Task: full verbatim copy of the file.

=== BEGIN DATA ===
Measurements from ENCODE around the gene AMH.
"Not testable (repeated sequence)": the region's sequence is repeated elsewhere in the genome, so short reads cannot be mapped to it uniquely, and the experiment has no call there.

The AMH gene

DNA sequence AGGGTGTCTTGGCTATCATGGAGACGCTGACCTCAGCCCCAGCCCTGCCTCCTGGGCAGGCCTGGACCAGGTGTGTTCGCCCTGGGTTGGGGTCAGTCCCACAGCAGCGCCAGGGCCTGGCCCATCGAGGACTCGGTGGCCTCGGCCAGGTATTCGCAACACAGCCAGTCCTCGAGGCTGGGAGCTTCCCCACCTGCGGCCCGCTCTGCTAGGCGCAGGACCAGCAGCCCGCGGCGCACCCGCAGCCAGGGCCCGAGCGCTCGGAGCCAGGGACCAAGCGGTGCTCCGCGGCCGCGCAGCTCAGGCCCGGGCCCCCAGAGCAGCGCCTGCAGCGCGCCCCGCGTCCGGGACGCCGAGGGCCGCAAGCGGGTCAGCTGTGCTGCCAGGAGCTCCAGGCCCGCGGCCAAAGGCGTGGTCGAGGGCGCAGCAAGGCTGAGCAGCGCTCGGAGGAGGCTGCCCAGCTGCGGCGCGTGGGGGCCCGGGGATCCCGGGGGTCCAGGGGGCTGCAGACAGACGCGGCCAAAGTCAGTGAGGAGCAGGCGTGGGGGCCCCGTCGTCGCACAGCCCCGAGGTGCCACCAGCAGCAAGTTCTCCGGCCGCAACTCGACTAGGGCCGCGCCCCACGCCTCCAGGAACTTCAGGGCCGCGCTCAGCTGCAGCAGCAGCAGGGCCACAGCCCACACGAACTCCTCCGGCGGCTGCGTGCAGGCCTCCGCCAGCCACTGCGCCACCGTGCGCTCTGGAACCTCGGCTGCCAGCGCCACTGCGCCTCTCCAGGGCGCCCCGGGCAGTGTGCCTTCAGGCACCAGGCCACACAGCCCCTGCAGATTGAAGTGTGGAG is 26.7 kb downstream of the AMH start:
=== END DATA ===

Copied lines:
Measurements from ENCODE around the gene AMH.
"Not testable (repeated sequence)": the region's sequence is repeated elsewhere in the genome, so short reads cannot be mapped to it uniquely, and the experiment has no call there.

The AMH gene

DNA sequence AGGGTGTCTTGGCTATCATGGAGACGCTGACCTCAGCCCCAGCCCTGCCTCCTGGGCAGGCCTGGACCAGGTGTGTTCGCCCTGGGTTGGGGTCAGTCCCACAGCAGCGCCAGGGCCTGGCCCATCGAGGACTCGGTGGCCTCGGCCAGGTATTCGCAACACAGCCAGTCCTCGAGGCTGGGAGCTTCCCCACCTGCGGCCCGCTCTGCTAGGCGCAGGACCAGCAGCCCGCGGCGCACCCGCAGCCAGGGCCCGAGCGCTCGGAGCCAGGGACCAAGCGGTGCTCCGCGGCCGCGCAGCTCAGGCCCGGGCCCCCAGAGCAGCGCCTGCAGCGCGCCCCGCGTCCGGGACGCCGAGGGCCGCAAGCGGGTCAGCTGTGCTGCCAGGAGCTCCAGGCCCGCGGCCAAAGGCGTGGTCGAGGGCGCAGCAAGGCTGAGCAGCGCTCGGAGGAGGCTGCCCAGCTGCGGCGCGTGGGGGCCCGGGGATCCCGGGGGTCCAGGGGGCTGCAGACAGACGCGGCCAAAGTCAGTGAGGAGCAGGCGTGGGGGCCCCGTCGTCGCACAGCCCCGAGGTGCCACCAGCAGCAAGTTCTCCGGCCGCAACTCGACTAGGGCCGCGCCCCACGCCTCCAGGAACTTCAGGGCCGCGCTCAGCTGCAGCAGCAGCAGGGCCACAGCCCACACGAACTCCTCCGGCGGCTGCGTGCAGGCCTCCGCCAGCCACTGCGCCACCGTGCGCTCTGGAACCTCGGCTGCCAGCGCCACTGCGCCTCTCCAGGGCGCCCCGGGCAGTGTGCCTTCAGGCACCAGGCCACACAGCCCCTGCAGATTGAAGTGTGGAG is 26.7 kb downstream of the AMH start: